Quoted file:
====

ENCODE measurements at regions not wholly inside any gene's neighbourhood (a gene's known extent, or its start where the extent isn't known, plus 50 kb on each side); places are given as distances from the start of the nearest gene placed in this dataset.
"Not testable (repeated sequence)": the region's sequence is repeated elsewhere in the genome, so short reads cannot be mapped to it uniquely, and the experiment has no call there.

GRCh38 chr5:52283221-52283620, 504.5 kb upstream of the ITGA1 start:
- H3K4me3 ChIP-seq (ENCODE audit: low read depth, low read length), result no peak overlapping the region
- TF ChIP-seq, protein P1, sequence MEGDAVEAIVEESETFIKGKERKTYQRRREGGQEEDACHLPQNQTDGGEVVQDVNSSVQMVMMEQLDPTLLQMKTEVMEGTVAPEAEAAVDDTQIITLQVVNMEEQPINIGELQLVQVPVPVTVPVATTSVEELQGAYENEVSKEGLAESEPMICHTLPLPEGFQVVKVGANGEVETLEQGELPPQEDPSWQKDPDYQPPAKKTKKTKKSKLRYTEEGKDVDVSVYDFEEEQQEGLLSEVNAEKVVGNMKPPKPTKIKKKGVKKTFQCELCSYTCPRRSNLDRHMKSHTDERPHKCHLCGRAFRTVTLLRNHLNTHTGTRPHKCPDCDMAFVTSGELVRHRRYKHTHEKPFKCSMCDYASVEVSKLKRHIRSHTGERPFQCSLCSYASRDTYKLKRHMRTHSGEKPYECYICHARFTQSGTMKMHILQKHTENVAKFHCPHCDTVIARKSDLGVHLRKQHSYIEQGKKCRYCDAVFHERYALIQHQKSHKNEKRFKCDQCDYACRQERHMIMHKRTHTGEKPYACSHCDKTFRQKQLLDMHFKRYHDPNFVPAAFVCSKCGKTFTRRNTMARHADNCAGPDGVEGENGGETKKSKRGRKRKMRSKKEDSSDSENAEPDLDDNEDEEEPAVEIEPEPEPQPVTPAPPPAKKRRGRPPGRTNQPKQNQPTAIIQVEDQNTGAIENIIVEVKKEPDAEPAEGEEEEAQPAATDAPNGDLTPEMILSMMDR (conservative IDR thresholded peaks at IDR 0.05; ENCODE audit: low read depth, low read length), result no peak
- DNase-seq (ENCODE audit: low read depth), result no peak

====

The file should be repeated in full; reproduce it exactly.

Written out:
ENCODE measurements at regions not wholly inside any gene's neighbourhood (a gene's known extent, or its start where the extent isn't known, plus 50 kb on each side); places are given as distances from the start of the nearest gene placed in this dataset.
"Not testable (repeated sequence)": the region's sequence is repeated elsewhere in the genome, so short reads cannot be mapped to it uniquely, and the experiment has no call there.

GRCh38 chr5:52283221-52283620, 504.5 kb upstream of the ITGA1 start:
- H3K4me3 ChIP-seq (ENCODE audit: low read depth, low read length), result no peak overlapping the region
- TF ChIP-seq, protein P1, sequence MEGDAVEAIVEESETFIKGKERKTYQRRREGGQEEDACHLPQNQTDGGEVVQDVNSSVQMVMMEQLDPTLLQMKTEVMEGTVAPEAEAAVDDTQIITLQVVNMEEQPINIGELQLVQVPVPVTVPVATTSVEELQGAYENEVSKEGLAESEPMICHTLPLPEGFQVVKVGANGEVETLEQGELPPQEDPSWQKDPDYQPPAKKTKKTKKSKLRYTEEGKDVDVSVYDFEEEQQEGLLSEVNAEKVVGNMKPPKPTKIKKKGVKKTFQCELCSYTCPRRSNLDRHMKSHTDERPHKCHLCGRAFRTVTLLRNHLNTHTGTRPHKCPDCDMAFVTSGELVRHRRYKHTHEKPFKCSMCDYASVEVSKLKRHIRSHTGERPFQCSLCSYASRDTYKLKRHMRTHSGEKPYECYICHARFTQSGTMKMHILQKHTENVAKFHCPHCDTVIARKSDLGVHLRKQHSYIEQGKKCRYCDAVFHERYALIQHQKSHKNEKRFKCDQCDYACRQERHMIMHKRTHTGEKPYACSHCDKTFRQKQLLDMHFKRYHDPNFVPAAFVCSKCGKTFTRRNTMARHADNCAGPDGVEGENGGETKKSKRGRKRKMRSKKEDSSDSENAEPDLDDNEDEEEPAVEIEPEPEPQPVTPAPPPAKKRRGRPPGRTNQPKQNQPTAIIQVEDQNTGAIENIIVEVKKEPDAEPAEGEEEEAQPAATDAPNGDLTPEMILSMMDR (conservative IDR thresholded peaks at IDR 0.05; ENCODE audit: low read depth, low read length), result no peak
- DNase-seq (ENCODE audit: low read depth), result no peak